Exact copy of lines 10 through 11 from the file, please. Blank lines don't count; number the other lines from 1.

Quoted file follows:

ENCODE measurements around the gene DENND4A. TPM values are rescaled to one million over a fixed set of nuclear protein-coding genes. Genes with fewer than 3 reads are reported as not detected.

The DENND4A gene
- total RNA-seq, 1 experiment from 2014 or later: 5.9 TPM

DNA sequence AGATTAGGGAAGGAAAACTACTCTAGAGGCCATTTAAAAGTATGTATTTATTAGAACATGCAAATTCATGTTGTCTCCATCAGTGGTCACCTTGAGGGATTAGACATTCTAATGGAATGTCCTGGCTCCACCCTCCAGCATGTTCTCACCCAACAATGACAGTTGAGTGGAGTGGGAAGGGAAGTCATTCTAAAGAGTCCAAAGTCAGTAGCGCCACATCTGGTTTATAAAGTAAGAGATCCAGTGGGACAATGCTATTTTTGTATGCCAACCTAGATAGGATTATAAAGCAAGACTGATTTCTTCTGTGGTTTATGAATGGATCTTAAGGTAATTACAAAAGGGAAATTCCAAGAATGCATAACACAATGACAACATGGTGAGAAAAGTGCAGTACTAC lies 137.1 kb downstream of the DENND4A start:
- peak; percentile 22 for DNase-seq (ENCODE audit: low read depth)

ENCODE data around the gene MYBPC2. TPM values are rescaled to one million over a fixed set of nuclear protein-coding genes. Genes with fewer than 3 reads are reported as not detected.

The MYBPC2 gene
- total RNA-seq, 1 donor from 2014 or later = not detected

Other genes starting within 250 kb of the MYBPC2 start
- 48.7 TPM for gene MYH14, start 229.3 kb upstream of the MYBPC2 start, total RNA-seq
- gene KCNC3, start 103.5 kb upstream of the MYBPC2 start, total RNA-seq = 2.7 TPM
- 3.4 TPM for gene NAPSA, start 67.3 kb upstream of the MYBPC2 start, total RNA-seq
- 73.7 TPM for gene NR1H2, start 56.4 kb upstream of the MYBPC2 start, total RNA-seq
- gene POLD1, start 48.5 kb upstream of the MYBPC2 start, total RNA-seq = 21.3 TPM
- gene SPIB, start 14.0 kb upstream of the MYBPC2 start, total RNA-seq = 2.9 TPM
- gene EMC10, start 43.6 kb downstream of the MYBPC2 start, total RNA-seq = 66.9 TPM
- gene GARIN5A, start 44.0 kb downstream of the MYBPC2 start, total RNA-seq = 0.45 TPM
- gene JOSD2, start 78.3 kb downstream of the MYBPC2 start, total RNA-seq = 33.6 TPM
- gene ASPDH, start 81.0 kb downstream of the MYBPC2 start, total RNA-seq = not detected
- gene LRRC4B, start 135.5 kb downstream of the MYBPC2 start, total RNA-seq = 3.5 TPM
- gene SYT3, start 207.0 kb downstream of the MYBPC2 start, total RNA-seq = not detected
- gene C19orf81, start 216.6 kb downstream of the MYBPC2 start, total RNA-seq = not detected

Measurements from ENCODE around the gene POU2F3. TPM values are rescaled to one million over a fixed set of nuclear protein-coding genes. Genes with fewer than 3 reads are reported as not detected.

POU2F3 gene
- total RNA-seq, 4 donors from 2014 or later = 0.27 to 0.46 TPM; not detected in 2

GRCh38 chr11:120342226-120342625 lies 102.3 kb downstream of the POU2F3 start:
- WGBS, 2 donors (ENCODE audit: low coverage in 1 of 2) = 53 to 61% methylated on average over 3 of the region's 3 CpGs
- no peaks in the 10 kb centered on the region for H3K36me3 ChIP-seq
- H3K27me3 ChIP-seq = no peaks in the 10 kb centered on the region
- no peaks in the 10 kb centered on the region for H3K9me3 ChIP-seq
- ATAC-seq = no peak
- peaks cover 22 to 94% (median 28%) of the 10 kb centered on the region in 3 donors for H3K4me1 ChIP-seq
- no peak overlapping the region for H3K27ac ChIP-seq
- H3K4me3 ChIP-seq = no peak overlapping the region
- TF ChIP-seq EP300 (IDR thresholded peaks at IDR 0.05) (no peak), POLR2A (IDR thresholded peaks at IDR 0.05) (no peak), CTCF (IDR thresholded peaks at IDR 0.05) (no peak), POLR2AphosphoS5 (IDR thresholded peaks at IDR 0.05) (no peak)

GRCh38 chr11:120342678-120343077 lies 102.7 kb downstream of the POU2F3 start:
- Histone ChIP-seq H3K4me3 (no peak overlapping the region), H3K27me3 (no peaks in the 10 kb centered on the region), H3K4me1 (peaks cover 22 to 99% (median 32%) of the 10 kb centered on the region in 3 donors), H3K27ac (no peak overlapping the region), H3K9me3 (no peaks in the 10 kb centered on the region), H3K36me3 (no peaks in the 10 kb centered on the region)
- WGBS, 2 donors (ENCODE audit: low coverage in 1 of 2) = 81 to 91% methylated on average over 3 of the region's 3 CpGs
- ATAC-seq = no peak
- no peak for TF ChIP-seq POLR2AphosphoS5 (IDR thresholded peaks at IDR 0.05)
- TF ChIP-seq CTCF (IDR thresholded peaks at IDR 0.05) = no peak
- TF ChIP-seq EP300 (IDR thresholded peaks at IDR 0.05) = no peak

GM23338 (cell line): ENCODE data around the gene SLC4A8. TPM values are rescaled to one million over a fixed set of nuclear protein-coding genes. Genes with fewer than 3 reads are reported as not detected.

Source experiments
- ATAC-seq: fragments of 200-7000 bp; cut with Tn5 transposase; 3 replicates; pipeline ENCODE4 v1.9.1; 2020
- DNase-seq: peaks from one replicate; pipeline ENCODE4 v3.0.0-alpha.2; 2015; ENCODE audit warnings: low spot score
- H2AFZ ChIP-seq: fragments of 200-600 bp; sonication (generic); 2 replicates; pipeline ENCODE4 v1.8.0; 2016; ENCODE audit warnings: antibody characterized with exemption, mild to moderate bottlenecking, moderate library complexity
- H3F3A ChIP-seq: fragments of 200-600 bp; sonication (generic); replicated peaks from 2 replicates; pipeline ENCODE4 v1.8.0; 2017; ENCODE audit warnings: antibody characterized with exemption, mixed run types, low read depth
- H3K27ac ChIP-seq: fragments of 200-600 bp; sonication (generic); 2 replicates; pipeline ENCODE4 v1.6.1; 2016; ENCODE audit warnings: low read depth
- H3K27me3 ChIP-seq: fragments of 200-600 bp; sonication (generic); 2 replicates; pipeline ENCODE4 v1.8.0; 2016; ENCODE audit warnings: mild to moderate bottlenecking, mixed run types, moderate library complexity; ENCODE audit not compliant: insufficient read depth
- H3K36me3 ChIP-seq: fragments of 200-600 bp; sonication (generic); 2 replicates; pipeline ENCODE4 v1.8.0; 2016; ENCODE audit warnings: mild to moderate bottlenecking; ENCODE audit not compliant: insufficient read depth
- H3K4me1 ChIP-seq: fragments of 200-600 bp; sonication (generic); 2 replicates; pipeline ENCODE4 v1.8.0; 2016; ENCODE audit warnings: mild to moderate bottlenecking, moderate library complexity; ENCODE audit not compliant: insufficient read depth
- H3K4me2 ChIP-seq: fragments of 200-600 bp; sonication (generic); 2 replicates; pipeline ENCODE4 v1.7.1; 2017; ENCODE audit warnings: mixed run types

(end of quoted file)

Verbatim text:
- 48.7 TPM for gene MYH14, start 229.3 kb upstream of the MYBPC2 start, total RNA-seq
- gene KCNC3, start 103.5 kb upstream of the MYBPC2 start, total RNA-seq = 2.7 TPM